Woke up this morning with the very strong sense that I HAD to get to the local home improvement warehouse and pick up some flowers. Half of them are now potted on my back porch; the other half will go in pots or in the ground later today. So begins my summer.

Randy was here over the week-end, and Sunday afternoon I brought him to the Farm for a couple of hours. It was a time of wonderful gifts of the kind I like best. As he unfolded his nearly – six-foot frame from my little Escort, the first thing he said was, “Man! it’s quiet out here!” and almost immediately we heard the plaintive little “bob-WHITE” of a quail in the woods behind the tobacco barn, and another across the road answering him. The buddleia I almost killed last year by transplanting late in the spring is blooming like crazy, and so are the daylilies and the spiderwort. There are deer tracks within twenty feet of the front steps. I wouldn’t have seen the fox if Randy hadn’t seen it first, gazing curiously at us through the underbrush of the hedgerow in the back yard. When the sun set and it grew quite dark, we went a little way up the road so he could see the stars unimpeded by city lights or my back-yard security lamp.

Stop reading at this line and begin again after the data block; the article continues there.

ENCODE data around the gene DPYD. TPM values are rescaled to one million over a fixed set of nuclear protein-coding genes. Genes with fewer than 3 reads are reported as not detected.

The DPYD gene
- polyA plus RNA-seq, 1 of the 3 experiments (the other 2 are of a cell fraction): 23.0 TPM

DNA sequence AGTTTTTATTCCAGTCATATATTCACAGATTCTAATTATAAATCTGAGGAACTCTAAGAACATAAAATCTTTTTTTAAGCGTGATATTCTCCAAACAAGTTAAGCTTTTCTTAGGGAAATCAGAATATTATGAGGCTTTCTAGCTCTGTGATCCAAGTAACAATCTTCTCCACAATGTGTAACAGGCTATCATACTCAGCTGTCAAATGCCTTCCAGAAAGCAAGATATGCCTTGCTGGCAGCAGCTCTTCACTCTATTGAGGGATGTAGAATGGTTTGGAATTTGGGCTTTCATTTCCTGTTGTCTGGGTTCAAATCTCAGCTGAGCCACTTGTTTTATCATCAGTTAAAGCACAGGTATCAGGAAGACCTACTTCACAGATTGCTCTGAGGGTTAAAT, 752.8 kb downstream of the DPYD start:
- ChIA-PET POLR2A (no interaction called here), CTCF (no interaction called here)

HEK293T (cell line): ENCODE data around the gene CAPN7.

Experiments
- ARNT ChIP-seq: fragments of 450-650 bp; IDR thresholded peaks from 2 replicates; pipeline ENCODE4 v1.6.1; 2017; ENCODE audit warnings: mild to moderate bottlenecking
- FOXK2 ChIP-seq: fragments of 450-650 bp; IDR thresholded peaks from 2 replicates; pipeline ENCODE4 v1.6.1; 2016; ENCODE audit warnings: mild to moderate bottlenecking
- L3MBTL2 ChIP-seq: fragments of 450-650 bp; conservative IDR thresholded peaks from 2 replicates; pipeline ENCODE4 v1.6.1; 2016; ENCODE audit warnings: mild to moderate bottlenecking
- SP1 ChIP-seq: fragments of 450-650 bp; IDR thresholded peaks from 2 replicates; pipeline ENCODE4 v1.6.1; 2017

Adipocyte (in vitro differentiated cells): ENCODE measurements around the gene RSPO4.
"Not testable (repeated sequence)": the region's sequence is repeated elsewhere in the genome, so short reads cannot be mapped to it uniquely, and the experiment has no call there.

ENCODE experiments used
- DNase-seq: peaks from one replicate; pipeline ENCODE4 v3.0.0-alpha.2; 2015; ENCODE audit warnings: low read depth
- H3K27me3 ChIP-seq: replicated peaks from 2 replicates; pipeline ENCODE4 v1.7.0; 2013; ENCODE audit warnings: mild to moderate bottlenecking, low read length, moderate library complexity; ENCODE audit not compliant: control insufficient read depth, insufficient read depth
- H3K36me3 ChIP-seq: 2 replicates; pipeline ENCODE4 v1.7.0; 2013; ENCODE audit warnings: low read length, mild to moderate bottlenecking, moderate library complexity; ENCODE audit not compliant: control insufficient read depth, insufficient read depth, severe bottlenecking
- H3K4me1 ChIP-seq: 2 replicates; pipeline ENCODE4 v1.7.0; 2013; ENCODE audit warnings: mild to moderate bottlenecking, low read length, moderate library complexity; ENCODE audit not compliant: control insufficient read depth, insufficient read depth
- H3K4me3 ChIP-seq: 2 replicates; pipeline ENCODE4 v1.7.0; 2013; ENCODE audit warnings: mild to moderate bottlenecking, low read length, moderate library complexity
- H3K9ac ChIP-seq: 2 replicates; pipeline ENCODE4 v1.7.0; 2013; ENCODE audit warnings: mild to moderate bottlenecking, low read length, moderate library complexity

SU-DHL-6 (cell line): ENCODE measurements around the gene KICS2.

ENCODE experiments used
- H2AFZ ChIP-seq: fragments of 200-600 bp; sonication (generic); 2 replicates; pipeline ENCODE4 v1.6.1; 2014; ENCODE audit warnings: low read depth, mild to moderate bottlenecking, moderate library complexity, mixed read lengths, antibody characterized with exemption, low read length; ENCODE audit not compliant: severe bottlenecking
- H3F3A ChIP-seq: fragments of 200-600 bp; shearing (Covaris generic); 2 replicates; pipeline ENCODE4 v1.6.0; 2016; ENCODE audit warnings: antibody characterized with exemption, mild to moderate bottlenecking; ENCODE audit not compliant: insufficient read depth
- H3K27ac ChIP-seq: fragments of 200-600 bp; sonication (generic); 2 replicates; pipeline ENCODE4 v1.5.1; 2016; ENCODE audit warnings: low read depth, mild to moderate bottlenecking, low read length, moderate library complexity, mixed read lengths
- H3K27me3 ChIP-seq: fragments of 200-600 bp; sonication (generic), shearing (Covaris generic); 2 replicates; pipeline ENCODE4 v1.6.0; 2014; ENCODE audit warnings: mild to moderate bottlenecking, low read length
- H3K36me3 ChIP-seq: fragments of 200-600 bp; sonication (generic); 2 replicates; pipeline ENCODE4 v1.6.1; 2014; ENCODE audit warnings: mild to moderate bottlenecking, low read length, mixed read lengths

The one thing I couldn’t arrange for him was one of our glorious summer thunderstorms. We had a grand one Monday night after he had left, and another here last night, with heavy downpours of rain and rumbling thunder in the distance. The lightening bugs also did not cooperate while he was here. I saw a couple last week-end from the kitchen window where I’m now writing. We used to have hundreds of them blinking their way through the early summer evenings, when I was a kid. I suppose the extravagant use of pesticides and other chemicals has destroyed most of them. They’ve become quite rare, and you just don’t hear kids bragging about how many they caught and bottled the way we used to do. It’s a pity, the things we’ve lost over the past couple of generations.

Well, duty calls in the form of a cluttered back porch and two six-packs of impatiens. It’s a gorgeous morning, and I’m glad to be home for a while to enjoy it.

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